In Australia, Canada and New Zealand, prenuptial agreements are generally binding. In Canada they are binding so as long as there has been independent legal advice and full disclosure. The courts can intervene if the provision for division of property is unfair. In Australia, prenuptial agreements are binding pursuant to certain conditions set out in Australia's Family Law Act. In New Zealand, they are binding unless a court considers that letting the contract stand would cause "serious injustice".
In China, prenuptial agreements are enforceable under the Marriage Law, which enables specific arrangements for ownership of property to be made before entering into a marriage. It is important, as with other jurisdictions, to ensure that the formalities are correct and that the agreement is fair.
In Indonesia, an agreement made by mutual consent, in writing and legally approved by the registrar of marriage, will be enforceable unless it is "contrary to the restrictions set by the law, religion or morality".
In the United Arab Emirates, there are no specific laws regarding prenuptial agreements. Such an agreement would be viewed as a civil contract between two parties, not specifically relating to marriage and divorce. Properly executed post-nuptial agreements can be enforced, unless they are in conflict with public order, morals or Sharia law.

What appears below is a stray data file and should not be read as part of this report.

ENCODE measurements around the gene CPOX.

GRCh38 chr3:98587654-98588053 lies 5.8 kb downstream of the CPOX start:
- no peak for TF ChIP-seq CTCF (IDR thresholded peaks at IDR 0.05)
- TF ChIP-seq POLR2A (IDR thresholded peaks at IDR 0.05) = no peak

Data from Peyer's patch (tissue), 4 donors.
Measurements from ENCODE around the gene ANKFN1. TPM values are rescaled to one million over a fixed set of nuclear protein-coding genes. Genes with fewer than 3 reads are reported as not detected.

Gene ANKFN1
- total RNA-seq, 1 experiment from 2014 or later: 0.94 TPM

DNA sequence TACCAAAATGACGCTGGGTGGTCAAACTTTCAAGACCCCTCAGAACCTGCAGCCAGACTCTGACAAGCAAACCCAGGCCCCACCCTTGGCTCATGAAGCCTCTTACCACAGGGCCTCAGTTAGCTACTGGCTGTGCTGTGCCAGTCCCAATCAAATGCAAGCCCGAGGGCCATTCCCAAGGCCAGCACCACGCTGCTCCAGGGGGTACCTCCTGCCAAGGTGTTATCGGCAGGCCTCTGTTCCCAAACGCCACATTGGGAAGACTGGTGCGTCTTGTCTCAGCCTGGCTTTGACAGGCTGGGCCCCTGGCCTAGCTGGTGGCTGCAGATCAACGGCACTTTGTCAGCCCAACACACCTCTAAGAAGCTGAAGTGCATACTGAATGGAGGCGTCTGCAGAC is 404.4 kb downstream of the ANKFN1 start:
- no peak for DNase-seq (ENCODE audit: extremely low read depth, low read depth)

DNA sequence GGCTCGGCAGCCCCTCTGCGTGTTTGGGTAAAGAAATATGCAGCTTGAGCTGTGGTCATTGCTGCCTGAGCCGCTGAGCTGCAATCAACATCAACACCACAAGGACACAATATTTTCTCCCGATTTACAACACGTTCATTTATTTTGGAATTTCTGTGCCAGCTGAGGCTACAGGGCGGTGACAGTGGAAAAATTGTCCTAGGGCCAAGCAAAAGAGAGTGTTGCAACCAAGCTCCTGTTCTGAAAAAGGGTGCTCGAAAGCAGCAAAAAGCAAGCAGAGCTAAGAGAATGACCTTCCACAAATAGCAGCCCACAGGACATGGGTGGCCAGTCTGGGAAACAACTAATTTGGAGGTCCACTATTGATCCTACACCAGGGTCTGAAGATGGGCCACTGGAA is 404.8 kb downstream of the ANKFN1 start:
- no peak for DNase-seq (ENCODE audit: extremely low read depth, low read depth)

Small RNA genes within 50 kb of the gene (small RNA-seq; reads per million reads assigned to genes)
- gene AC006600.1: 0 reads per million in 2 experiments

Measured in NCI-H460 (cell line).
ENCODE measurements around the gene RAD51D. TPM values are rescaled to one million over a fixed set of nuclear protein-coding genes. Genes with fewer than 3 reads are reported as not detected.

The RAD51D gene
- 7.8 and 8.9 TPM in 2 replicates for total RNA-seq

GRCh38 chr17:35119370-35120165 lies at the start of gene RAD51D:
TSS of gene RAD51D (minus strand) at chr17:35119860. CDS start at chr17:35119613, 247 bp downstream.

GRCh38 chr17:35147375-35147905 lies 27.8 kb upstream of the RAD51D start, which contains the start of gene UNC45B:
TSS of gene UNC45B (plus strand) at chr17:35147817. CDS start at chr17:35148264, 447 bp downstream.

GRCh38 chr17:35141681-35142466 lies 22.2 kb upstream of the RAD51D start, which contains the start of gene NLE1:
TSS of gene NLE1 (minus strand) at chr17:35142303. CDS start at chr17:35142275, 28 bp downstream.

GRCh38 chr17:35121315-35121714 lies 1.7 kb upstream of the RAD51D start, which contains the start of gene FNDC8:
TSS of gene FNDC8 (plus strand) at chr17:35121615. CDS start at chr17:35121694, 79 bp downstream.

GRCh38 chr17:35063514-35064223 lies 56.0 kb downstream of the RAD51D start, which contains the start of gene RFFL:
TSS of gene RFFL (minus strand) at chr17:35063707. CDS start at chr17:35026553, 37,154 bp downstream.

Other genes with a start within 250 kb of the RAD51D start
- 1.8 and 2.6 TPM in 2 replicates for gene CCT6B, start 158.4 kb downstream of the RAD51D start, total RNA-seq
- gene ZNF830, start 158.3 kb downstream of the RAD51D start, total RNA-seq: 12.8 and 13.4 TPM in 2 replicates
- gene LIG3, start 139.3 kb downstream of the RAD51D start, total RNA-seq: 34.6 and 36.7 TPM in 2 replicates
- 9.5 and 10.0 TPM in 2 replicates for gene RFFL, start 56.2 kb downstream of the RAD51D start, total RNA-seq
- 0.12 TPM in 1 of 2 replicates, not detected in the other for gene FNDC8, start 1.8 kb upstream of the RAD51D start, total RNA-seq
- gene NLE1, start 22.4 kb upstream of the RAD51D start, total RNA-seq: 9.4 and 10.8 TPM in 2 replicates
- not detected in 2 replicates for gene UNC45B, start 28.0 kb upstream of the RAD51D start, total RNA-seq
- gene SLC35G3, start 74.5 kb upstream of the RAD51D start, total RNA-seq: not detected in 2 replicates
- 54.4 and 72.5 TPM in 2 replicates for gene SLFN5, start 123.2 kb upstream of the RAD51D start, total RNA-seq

Many other countries do not have any specific laws in respect to prenuptial agreements, such as Vietnam. However, there is provision under the Law on Marriage and Family whereby the couple may enter into a Property Division Agreement to divide their mutual property, which must be executed in writing by both parties, witnessed, and full details given regarding the property and the reasons for division.
- Most countries in Europe, as well as the US and Russia, strictly enforce prenuptial agreements.
Generally speaking, it is important to take great care with prenuptial agreements because if they have not been properly executed or thought out, they can be a rich source of litigation - contrary to the idea that reaching an agreement will minimise the risk of protracted court battles.
In recent years, this has proved to be the case in Australia. It has to be clear that both parties have entered into the agreement with full knowledge and understanding it will be enforceable on divorce. Hence, both parties should get independent legal advice and there should be no hint of duress or misunderstanding.
The facts surrounding the drafting of such an agreement, such as the time before the wedding, will be material. Full disclosure and proper provision for the weaker party and the children are also requirements in most jurisdictions.
Before embarking on a prenuptial agreement, bear in mind the varying conditions in different jurisdictions and make sure you have all the information about formalities and requirements ready.
A watertight prenuptial agreement suited for a global couple needs thorough legal attention so as to avoid the pitfalls and loopholes out there. Sharon Ser is head of matrimonial practice in Asia, and Sindy Wong, an associate, at international law firm Withers